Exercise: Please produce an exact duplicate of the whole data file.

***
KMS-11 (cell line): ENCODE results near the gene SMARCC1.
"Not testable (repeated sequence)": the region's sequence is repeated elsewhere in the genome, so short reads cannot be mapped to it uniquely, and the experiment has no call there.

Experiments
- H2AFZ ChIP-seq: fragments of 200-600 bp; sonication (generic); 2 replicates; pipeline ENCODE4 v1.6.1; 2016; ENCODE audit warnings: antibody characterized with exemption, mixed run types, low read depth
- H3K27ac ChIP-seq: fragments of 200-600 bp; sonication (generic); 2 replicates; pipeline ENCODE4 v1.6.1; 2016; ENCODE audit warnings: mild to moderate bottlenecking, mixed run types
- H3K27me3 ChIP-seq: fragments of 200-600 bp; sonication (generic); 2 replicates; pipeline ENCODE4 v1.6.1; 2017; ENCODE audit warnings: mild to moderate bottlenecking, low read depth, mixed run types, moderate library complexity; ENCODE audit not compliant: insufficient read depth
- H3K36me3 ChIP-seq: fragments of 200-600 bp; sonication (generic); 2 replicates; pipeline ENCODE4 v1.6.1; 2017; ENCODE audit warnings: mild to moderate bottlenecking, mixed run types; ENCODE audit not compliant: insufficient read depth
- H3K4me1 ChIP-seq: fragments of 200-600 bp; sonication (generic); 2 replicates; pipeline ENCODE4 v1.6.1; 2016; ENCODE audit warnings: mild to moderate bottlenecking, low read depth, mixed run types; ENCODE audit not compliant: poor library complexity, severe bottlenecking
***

KMS-11 (cell line): ENCODE results near the gene SMARCC1.
"Not testable (repeated sequence)": the region's sequence is repeated elsewhere in the genome, so short reads cannot be mapped to it uniquely, and the experiment has no call there.

Experiments
- H2AFZ ChIP-seq: fragments of 200-600 bp; sonication (generic); 2 replicates; pipeline ENCODE4 v1.6.1; 2016; ENCODE audit warnings: antibody characterized with exemption, mixed run types, low read depth
- H3K27ac ChIP-seq: fragments of 200-600 bp; sonication (generic); 2 replicates; pipeline ENCODE4 v1.6.1; 2016; ENCODE audit warnings: mild to moderate bottlenecking, mixed run types
- H3K27me3 ChIP-seq: fragments of 200-600 bp; sonication (generic); 2 replicates; pipeline ENCODE4 v1.6.1; 2017; ENCODE audit warnings: mild to moderate bottlenecking, low read depth, mixed run types, moderate library complexity; ENCODE audit not compliant: insufficient read depth
- H3K36me3 ChIP-seq: fragments of 200-600 bp; sonication (generic); 2 replicates; pipeline ENCODE4 v1.6.1; 2017; ENCODE audit warnings: mild to moderate bottlenecking, mixed run types; ENCODE audit not compliant: insufficient read depth
- H3K4me1 ChIP-seq: fragments of 200-600 bp; sonication (generic); 2 replicates; pipeline ENCODE4 v1.6.1; 2016; ENCODE audit warnings: mild to moderate bottlenecking, low read depth, mixed run types; ENCODE audit not compliant: poor library complexity, severe bottlenecking